A person’s sphere of influence can widen quickly for good or ill. Leading up to the genocide in Rwanda, radio stations broadcasted intense infectious racist ideas, and, eventually, a tribunal held a popular station’s manager and staff responsible for inciting the genocide. The Rwandan courts understood that influence matters and that words can kill. Paul Rusesabagina, founder of the Hotel Rwanda Rusesabagina Foundation, said, “Evil is a big ugly hulking creature. It is a formidable enemy in a frontal attack. But it is not very smart and not very fast. You can beat it if you can slip around its sides. Evil can be frustrated by people you might think are weaklings” (Rusesabagina, 2006, p. 206). Sometimes, “weaklings” might actually be the most emotionally intelligent and developed members of society who, in the end, save the society. It is unwise to depend on leaders to be a moral compass.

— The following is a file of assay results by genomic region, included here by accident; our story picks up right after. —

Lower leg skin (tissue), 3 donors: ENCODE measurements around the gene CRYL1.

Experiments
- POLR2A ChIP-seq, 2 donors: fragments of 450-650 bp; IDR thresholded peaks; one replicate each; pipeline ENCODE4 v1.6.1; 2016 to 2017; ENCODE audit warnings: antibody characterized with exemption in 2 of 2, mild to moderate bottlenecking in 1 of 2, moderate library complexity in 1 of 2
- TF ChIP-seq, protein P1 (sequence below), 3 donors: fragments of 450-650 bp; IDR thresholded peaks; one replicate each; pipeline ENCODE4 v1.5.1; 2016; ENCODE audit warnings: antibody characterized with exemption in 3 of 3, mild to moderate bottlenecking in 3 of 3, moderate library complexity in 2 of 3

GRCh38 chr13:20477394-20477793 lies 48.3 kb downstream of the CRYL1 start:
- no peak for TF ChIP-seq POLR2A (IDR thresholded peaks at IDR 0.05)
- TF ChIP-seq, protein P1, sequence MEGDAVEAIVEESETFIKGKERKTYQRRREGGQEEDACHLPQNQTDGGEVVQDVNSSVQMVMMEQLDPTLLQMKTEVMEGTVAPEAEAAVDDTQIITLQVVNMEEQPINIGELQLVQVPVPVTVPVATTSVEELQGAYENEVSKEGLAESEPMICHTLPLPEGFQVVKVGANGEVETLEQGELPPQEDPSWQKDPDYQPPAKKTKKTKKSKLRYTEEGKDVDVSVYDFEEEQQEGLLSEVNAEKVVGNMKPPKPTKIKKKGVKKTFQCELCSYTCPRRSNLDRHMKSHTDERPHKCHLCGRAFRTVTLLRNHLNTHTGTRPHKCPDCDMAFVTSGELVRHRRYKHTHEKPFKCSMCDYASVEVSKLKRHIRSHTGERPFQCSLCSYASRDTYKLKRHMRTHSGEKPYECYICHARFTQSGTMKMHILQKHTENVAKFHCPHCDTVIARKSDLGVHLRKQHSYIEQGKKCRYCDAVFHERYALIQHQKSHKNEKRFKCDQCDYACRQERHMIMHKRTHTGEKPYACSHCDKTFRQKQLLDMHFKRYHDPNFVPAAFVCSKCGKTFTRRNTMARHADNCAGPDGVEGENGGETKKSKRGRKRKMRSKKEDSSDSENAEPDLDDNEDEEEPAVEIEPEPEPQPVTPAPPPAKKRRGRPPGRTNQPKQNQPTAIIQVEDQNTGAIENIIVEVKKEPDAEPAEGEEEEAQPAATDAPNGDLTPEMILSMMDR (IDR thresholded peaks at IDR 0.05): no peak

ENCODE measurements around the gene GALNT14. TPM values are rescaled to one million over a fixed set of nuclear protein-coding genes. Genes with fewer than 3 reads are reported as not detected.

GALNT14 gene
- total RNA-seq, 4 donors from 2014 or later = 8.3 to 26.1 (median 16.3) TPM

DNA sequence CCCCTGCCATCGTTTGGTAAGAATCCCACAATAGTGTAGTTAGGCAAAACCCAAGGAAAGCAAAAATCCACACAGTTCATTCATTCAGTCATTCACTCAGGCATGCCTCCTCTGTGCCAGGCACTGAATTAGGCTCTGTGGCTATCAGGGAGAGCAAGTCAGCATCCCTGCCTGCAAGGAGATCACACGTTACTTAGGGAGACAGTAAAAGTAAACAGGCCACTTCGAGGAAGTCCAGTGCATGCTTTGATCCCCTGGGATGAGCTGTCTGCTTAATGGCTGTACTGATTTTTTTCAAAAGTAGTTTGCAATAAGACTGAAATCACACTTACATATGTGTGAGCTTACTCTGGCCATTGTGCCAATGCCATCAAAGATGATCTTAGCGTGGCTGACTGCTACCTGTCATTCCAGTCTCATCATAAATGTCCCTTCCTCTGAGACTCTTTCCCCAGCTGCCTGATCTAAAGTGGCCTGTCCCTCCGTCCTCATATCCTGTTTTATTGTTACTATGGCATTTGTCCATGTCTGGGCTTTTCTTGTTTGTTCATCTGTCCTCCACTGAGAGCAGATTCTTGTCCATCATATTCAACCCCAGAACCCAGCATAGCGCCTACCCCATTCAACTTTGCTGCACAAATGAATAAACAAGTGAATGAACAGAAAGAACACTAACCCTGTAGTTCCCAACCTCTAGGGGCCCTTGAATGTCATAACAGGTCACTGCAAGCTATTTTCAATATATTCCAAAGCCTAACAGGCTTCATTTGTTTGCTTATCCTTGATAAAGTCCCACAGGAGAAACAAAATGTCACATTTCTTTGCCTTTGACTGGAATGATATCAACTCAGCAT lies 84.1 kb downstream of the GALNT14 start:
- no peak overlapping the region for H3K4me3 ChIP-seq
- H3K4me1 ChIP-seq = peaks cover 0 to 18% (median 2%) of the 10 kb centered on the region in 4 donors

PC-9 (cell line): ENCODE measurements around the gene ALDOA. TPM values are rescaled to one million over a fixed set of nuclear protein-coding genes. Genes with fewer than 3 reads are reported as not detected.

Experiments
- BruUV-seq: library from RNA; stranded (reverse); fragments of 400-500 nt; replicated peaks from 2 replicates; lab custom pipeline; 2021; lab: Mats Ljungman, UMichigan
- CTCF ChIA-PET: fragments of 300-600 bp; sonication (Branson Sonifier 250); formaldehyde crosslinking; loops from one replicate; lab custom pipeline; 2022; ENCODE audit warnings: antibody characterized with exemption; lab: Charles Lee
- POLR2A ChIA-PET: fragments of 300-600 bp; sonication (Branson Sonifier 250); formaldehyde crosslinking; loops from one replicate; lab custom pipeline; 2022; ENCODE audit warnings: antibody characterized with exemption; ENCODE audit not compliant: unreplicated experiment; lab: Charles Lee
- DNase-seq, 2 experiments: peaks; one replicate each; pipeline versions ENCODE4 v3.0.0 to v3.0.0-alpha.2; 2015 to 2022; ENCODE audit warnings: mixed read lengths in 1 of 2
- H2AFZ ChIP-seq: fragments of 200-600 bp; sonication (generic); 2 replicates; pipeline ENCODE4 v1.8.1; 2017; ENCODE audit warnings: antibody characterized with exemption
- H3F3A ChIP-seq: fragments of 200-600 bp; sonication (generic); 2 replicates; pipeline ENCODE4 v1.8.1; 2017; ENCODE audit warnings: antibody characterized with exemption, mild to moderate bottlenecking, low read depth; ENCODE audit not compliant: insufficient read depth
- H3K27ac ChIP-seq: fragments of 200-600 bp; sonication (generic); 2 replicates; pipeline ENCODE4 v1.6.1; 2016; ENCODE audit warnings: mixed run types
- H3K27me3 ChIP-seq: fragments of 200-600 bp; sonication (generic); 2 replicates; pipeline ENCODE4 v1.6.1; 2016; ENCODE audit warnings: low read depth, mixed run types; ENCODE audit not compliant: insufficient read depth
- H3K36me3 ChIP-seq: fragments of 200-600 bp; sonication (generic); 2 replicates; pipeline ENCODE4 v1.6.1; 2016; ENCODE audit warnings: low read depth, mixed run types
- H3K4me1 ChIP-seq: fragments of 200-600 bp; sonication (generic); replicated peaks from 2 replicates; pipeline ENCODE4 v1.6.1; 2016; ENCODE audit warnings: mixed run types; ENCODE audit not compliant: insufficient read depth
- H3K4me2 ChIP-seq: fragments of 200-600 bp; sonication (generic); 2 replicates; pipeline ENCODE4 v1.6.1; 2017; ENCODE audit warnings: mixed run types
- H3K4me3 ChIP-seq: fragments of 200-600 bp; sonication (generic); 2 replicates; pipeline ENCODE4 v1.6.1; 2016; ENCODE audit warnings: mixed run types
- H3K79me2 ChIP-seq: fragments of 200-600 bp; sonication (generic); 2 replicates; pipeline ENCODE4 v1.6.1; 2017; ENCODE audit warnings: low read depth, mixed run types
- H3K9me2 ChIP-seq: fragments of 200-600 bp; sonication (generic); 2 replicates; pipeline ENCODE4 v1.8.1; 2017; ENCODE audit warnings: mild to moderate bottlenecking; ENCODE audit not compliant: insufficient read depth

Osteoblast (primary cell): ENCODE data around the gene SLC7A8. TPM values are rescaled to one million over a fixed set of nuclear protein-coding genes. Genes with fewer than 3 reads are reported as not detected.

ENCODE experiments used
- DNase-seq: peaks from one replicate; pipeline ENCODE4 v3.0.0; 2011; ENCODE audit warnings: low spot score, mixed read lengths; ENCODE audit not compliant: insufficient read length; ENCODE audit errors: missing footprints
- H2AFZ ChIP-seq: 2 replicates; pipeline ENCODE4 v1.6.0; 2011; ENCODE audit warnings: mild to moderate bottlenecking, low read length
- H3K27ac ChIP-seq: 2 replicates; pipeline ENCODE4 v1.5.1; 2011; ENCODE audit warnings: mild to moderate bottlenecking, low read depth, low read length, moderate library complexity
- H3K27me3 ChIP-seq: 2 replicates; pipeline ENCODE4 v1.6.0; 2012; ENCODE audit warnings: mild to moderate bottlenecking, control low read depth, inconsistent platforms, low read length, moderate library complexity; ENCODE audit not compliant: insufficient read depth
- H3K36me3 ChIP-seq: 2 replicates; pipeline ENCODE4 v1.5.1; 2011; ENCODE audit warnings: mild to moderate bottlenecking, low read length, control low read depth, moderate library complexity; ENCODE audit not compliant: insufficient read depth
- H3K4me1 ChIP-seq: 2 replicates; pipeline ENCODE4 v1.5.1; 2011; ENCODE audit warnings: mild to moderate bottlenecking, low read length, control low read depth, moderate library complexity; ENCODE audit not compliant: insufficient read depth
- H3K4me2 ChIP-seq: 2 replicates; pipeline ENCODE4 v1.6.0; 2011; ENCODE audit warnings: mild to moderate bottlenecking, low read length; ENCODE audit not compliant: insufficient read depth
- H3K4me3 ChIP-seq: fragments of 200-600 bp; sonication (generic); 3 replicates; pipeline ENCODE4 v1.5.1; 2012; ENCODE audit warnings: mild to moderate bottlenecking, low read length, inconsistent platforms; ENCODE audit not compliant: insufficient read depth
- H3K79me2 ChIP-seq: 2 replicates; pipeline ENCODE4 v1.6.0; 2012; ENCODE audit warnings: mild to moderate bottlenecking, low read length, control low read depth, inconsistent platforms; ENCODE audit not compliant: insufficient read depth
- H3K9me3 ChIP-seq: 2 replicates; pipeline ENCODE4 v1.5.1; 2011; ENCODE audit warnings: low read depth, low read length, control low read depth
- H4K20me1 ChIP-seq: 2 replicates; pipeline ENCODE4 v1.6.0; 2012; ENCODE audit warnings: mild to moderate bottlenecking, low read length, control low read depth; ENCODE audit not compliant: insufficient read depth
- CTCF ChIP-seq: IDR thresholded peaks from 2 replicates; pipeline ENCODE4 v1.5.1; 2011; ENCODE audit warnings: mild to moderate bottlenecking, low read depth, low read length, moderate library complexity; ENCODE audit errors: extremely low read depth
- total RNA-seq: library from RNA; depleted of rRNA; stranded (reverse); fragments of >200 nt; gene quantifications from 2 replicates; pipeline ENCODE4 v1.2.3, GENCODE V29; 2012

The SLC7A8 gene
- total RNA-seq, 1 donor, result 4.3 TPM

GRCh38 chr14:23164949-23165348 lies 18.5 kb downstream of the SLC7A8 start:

Genocide Watch lists eight steps that lead to genocide.
- Organization (usually by the state)
- Polarization—extremists drive the groups apart. Hate groups and propaganda. Laws forbidding intermarriage. Assets of extremists seized and visas denied.
- Denial—always follows genocide and indicates further genocide possible. Dig up graves and burn bodies. Blame what happened on the victims. Hitler’s words were, “Who, after all, remembers the Armenians?”
When our group visited the Kigali Genocide Memorial, a place where over 250,000 victims rest, I noticed people with mops, sloshing soapy water in the roadway at the entrance. The mopping reminded me of the idea of doing the task at hand as a force for good. I also tried to imagine the bloody streets in 1994 when average people responded to an order and used guns and machetes to kill about one million Tutsi and moderate Hutus within 100 days. In consideration of Milgram’s work that shows the influence of a person who chooses publicly to question dehumanizing orders, then one obvious step to promote peace would be to nurture emotional intelligence in people so that they are more likely to challenge orders and shifting norms mandated by authoritarian leaders—orders that disregard respect, empathy, and inclusion.